Idle GPU Temperature

Like most open air coolers, our 280X cards do well enough here. 31C-32C is where most cards will idle at.

Load GPU Temperature - Metro:LL

Of all of the Tahiti cards in this article, it’s our XFX 280X that delivers the best temperatures under load. 63 is downright chilly for a 250W card, indicating the card has plenty of thermal headroom.  The Asus card by comparison doesn’t fare quite as well, but we don’t even bat an eye until we hit 80C.

It’s worth noting that both cards also do well against the GTX 700 series here, though this is entirely down to the use of open air coolers. As good as these coolers are you won’t be stuffing either card in a cramped case with limited ventilation; for that you need a blower.

Load GPU Temperature - FurMark

As to be expected FurMark drives up our temperatures further. The XFX 280X is no longer our coolest card overall – that goes to the Tahiti based 7970GE – but of the two 280X cards it’s still the cooler one. The Asus meanwhile reaches 76C, which is still a reasonable temperature but it does mean the card doesn’t have a ton of thermal headroom left on its default fan curve. Though if our suspicions are right about the Asus card operating at a higher TDP, then this would at least explain in part the higher temperatures.

Idle Noise Levels

With this being the first article on our new testbed we re-ran the XFX result thrice to make sure we weren’t making any errors, but indeed these results are accurate. Whereas every other card dropped off at around 38dB the XFX 280X bested them with 36.8dB. Even among open air coolers this is a very impressive card at idle. In comparison the Asus is merely average in its near-silence.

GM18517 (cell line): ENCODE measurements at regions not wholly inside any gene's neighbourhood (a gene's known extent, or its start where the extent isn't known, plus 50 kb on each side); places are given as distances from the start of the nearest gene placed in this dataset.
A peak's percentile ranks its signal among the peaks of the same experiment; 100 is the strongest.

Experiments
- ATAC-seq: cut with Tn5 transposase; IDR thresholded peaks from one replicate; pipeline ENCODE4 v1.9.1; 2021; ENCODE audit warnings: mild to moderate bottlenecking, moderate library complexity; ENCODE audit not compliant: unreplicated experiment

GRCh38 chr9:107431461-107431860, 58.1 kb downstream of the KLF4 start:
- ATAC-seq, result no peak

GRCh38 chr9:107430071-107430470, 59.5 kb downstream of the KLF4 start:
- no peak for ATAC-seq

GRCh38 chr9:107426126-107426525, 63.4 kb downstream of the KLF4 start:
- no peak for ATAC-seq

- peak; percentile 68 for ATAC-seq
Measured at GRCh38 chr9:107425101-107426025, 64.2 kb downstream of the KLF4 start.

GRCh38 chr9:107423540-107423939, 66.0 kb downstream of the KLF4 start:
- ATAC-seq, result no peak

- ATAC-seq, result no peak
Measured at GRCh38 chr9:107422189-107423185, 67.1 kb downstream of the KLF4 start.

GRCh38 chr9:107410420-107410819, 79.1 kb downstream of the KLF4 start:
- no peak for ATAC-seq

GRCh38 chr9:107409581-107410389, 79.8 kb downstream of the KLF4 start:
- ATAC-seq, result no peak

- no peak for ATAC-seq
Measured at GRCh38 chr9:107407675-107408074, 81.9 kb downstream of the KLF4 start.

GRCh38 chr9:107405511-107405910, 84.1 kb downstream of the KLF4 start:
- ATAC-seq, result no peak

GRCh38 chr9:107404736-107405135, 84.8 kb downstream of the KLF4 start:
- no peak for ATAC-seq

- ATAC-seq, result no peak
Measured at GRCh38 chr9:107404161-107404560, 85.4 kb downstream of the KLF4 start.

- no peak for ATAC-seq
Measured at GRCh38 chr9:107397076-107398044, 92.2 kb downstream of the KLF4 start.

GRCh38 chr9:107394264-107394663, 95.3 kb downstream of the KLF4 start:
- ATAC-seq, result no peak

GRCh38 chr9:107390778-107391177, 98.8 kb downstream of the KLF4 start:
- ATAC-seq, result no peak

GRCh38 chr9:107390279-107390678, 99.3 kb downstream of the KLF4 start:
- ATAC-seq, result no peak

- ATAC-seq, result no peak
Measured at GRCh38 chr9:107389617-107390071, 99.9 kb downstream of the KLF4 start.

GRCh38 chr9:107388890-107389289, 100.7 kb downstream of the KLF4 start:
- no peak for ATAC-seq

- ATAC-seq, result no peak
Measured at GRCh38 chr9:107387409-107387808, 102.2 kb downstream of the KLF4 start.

Load Noise Levels - Metro:LL

Once we start looking at load noise levels however, the picture changes completely. As impressive as the XFX card was at idle, it doesn’t begin to compare to the Asus card under load. We have a card that’s channeling nearly 250W of heat out and away on a sustained basis, and yet for all of that work it generates just 41.5dB(A) of noise on our testbed. This is simply absurd in the most delightful fashion. Most of the cards in our data collection idle at just 2dB lower than this, never mind noise under load. As a result this is incredibly close to being functionally silent; in the case of our testbed the Asus card isn’t even the principle noise source when it’s under load.

Load Noise Levels - FurMark

Last, but not least we have noise under FurMark. Although the Asus eventually has to ramp up and leave it’s low-40s comfort zone, at 46.8dB it’s still the quietest card around by 2dB(A). The XFX 280X meanwhile is merely average, if not a tinge worse for an open air cooler. 50.9dB(A) is plenty reasonable, it just pales in comparison to the Asus card.

Compute Overclocking


View All Comments

  • Dribble - Tuesday, October 8, 2013 - link

    Didn't you read the article - it is a 7970GE give or take a little on clocks (depending on what 280 you buy). The only new card is the 290 all the others are the same cards you could already buy. The news is lower prices, although as 7970's were already at lower prices then AMD recommended not sure how much real change there will be.

    The biggest downer for AMD fans will be the end of the 7950, which was always the price/performance king.
  • Da W - Tuesday, October 8, 2013 - link

    It's gonna be the R9 280 (no X).
    I might just go and buy two 7950 right now. I'm not sure a single Hawaii priced near a 780 is worth it, crossfire issues notwithstanding.
    Very disappointing. Specs I saw floating here and there pointed to 270X being more like a Tahiti XL.
  • zeock9 - Tuesday, October 8, 2013 - link